The Marine Advanced Technology Education (MATE) Center hosted its 12th annual student underwater robotics competition earlier this summer in Federal Way, Wash. The Center is a national partnership of organizations working to improve marine technical education and help prepare the future workforce for ocean occupations.
Headquartered at Monterey Peninsula College, a community college in Monterey, Calif., the MATE Center has been funded as a National Science Foundation (NSF) Advanced Technological Education (ATE) Center of Excellence since 1997.
The student underwater robotics competition challenged this year’s participants to design and build a remotely operated underwater vehicle (ROV) for tasks related to operating and maintaining an ocean observing system, a collection of high-tech instruments above and below the waves that provide around-the-clock information about what’s happening in the ocean.
The challenge was based on work being done at the University of Washington, where researchers are designing an observatory for the ocean floor. The missions assigned to this year’s competitors were designed to simulate many of the things that will have to be done by ROVs during the installation and maintenance of the observatory.
“This was a very challenging mission,” said Jill Zande, associate director and competition coordinator at the MATE Center. “And we found that a number of the students did really well.”
Participants included more than 50 student teams representing middle schools, high schools, home schools, community colleges, universities, after-school clubs, and outreach programs from the U.S., Canada, Venezuela, China, Hong Kong, Singapore, Macao, Taiwan, Saudi Arabia, the UK, Russia, and Egypt.
Competitors’ mission tasks
Student teams piloted their ROVs to complete a variety of underwater mission tasks, prepared and presented an engineering report to a panel of volunteer judges, and created a poster display aimed at the general public.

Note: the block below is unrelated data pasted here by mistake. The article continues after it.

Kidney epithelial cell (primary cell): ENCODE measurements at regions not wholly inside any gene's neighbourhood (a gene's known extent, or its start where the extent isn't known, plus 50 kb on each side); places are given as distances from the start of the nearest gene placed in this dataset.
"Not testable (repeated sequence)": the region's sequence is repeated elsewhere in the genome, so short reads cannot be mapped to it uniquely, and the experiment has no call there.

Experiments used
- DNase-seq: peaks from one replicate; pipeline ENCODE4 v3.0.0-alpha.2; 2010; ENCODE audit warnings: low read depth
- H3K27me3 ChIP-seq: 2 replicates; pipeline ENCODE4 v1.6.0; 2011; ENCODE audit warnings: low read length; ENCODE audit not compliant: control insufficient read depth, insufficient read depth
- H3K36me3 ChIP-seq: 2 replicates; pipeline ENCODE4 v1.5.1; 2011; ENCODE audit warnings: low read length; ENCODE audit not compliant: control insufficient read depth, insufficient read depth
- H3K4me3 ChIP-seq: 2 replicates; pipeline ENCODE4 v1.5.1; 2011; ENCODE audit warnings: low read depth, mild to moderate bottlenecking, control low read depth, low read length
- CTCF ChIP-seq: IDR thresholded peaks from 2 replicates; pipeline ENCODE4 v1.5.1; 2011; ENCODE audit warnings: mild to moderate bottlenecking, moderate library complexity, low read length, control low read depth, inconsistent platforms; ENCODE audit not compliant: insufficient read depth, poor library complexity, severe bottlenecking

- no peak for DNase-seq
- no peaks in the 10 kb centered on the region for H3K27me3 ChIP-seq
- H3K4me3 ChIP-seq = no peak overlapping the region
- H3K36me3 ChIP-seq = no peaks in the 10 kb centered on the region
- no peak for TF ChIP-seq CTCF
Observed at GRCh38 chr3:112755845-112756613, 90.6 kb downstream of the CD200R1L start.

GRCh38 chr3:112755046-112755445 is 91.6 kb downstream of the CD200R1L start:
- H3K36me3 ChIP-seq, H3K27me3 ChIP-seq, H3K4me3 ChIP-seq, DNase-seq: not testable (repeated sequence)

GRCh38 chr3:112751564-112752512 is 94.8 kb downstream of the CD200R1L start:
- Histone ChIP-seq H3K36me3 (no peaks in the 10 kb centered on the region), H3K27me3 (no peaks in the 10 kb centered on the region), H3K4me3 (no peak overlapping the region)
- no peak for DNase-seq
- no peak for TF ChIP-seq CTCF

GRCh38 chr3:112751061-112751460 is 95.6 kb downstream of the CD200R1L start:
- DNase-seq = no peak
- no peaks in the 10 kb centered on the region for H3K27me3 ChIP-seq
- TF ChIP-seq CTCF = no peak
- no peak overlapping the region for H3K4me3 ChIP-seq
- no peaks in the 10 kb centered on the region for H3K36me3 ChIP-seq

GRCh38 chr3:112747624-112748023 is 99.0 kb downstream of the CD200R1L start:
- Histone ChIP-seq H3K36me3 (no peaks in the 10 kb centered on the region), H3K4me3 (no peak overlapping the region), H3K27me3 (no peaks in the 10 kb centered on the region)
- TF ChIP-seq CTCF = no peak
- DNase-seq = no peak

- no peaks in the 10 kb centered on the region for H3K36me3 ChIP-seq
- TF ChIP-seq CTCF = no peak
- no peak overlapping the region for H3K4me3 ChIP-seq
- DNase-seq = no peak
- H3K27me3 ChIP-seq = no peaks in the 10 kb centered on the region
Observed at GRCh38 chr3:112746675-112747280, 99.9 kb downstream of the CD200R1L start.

Students were encouraged to think like entrepreneurs and manage their teams like companies, a process that helps them develop the teamwork, creative thinking, and problem solving skills that are valued in today’s global workplace. Teams were evaluated on the design, construction, and performance of their ROVs; their ability to communicate what they learned; and how they put their knowledge to use in designing and building their ROVs.
Teams competed in either the RANGER or EXPLORER class, depending on the sophistication of their ROVs and the mission requirements. Teams from California won first place in each class. A complete list of winners appears below.
MATE’s impact over its history
With NSF funding, the MATE Center began as an ATE project, and has broadened its mission, expanded its reach and increased its impact over almost 20 years. MATE began with a focus on community colleges, but over time opened up to four-year institutions and high schools. Part of its mission is to develop curricula in marine technology, underwater robotics, marine geospatial technology, career awareness, and ocean observing systems. MATE also offers professional development for high school, college, and university faculty that focuses on a broad array of marine technologies, workplace skills, and pedagogical innovations.